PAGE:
Play to sail: 4 key basic actions to master steering a rc sailboat

The start is a topic moment to exploit skills on steering and trimming to achieve a gain to the opponents.

The start is a topic moment to exploit skills on steering and trimming to achieve a gain to the opponents.

When sailing, the route of your boat is usually headed towards your destination or towards a mark of the course when racing. Steering towards a point - acting on the rudder by moving to left or right the joystick positioned on the left side of the controller unit - would be the first step followed by adjusting the sails - gently pushing up or down the stick positioned on the left - to maintain good boat speed in relation to the direction of the wind.


You need to master (knowing & practicing) the basic actions of steering to properly handle your sailboat; this involves to direct, move, accelerate, change direction, stop, luff or bear away.

With the combined effects of the sails, the hull may be steered in any direction in relation to the wind. Just remember that your acting on the rudder will bring very different consequences to the movement of the boat.


Basic actions to master steering a radio-controlled sailboat

[ Radio Sailing Basics ]

Steering a sailboat "heading up" across different points of sails

1. Steering toward the wind

To turn the bow of the hull toward the wind is called “heading up” or “luffing up”.

As you steer more toward the wind direction, you have to pull your sails in, "sheeting in", pushing down the left stick on the radio controller. You trim the sails in tighter to keep them full and keep generating lift.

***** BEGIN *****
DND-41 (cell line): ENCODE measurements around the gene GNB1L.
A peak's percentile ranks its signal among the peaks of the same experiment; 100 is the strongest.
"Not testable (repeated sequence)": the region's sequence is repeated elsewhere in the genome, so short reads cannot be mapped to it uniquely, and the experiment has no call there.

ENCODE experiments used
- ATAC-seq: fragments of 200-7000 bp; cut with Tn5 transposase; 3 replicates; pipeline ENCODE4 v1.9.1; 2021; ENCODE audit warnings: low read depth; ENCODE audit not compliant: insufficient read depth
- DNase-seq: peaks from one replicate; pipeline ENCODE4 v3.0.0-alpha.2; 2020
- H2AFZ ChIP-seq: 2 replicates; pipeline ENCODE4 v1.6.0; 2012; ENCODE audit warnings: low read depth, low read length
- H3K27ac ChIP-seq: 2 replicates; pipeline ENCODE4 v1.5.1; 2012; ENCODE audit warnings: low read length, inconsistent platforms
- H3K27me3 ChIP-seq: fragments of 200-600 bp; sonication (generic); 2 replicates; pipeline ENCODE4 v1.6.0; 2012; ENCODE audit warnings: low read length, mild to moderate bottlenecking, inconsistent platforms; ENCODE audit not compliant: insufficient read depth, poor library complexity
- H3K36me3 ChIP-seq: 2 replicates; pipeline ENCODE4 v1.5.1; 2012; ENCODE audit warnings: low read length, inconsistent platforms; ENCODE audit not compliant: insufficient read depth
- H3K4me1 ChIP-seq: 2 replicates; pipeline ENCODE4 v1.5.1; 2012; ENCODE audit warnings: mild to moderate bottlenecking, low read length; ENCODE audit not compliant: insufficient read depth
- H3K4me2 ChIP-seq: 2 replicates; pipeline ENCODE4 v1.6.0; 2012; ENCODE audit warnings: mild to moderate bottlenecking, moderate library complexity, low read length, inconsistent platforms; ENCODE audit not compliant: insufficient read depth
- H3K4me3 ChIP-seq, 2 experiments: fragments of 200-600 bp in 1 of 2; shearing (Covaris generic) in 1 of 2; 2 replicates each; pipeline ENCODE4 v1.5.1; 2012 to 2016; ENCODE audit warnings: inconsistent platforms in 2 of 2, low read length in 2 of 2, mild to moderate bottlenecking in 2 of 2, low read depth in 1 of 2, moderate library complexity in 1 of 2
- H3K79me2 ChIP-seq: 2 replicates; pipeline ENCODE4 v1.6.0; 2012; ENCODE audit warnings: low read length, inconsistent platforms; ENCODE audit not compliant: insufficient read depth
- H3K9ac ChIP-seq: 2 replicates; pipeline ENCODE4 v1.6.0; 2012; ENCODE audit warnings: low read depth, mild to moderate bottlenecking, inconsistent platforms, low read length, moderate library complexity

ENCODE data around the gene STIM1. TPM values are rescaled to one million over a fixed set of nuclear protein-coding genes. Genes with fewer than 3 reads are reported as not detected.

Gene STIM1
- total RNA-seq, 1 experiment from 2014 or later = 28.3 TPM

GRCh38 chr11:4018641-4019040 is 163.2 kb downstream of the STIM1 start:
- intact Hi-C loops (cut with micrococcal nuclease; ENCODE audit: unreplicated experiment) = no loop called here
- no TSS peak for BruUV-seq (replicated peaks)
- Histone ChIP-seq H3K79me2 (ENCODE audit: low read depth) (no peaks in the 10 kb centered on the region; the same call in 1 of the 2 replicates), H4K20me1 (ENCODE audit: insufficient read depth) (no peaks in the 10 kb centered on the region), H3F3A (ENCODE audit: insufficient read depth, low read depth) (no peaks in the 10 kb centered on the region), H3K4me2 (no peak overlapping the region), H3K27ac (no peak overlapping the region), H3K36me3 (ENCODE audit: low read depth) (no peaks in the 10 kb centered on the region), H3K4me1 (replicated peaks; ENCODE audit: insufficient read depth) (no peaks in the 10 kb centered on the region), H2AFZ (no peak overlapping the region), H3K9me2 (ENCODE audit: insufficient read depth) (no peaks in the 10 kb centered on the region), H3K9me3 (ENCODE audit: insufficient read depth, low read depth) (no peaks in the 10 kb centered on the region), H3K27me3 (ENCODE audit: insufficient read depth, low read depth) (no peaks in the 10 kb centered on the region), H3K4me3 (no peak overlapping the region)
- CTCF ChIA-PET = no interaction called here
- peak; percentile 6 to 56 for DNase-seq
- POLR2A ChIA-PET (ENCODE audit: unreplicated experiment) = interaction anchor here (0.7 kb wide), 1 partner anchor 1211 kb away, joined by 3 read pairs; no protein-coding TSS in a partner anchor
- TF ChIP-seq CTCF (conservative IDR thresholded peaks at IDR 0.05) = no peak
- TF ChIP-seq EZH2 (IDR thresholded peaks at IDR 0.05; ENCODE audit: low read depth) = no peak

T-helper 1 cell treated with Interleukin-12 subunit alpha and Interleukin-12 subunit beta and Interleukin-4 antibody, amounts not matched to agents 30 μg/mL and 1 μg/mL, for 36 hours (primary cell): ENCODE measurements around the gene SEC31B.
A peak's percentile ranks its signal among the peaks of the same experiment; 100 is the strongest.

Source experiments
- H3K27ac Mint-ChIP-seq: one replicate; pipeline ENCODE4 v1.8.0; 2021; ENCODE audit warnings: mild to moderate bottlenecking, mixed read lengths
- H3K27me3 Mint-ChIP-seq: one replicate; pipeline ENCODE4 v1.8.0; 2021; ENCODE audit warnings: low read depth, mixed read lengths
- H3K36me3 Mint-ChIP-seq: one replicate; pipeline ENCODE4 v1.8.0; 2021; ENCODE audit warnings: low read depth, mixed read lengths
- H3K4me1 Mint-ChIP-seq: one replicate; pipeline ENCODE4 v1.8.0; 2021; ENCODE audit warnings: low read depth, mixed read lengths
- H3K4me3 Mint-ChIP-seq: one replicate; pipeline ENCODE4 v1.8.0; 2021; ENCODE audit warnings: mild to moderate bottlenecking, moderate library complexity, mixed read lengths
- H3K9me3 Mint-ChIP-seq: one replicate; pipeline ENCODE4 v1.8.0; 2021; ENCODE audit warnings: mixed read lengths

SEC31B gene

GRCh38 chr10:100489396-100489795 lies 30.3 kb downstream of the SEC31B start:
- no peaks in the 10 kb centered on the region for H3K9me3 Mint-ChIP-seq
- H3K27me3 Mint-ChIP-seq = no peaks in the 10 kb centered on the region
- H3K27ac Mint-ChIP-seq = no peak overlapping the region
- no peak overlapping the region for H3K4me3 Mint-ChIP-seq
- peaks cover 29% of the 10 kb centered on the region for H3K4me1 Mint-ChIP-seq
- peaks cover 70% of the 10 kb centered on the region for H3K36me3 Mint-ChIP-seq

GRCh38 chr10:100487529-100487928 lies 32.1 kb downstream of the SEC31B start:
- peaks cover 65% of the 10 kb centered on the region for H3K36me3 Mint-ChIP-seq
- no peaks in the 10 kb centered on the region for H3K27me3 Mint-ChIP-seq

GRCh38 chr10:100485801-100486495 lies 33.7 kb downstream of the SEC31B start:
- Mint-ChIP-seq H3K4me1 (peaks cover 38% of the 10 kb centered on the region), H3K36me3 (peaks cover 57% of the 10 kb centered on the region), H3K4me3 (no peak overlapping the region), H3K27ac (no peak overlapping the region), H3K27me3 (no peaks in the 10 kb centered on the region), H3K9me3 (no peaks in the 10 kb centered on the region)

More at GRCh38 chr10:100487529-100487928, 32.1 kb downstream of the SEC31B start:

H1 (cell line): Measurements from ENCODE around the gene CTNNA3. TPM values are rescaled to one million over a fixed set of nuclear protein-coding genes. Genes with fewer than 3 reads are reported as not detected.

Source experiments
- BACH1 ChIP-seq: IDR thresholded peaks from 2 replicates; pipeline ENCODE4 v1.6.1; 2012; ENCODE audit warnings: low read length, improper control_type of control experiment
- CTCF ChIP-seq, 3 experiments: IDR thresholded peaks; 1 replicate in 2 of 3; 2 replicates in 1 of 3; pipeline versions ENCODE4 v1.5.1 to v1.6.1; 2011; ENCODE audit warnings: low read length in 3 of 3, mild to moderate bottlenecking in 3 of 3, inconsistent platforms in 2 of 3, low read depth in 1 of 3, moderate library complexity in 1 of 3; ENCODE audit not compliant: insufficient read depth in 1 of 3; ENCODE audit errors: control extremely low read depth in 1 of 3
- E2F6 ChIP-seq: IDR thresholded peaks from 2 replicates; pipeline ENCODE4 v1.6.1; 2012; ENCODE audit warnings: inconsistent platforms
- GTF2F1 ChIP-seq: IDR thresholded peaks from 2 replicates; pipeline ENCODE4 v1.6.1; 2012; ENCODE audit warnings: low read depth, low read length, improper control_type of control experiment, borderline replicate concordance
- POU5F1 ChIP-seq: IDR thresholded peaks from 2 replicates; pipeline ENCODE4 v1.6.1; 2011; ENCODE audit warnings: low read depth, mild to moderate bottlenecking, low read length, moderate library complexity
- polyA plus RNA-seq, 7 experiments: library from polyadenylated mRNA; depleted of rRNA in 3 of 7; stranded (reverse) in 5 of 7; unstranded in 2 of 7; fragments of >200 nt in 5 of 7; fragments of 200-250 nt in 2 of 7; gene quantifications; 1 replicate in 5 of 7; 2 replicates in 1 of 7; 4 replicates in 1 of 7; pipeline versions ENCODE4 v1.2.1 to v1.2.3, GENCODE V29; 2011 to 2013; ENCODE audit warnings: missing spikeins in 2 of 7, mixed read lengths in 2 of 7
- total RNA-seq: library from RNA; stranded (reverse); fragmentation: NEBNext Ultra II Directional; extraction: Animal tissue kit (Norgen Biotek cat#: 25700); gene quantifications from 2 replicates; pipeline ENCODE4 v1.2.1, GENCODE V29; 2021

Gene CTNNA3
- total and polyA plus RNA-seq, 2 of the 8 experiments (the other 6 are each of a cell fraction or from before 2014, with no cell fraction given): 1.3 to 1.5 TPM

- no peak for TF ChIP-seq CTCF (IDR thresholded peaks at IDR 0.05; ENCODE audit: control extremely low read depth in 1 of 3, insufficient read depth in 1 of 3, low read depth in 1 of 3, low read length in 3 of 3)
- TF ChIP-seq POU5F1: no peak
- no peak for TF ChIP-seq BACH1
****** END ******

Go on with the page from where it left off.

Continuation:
You need to heading up in many situations, here you find some examples:

To start sailing a route more close to the wind direction. Like turning closer to the wind to change your point of sail from broad reach to close hauled, when you cross the starting line after the signal.

To start luffing to engage a boat you’re close.

To keep a route more close to the wind when you have to reach a point slightly windward of your route. For example, the mark at the end of your starboard layline.

To anticipate a veered puff of wind when beating.

To accelerate running downwind.

To “protect” your position on wind, when reaching or running downwind, from a boat that is close to you, backward.

To point the hull into the wind direction, luffing the sails, reducing your speed such as when approaching a dock or an obstacle.

To stop the boat keeping it “in iron“ (stopped headed into the wind).

A sailboat does not have brakes. The easiest way to stop it is to turn the bow and to keep it headed into the wind direction, and to lower the sails.

To start your tacking to windward, changing your direction from a close hauled course to the opposite one passing your bow across the direction of the wind. 

To round the downwind mark keeping a close hauled point of sail beating the next windward leg.

Steering a sailbot "bearing off" across differnt point of sails

2. Steering away from the wind

To turn the bow of the hull away from the wind is called “bearing away”, “bearing off” or “heading downwind”.

You need to let the sails out, “ease the sheets”, gently pushing up the left stick of the radio controller.

You need to bear off in many situations, here you find some examples:

To anticipate a backed puff of wind when running downwind.;

To accelerate your boat into a lull of wind, or after a tack when beating.

To accelerate your boat into a puff when reaching.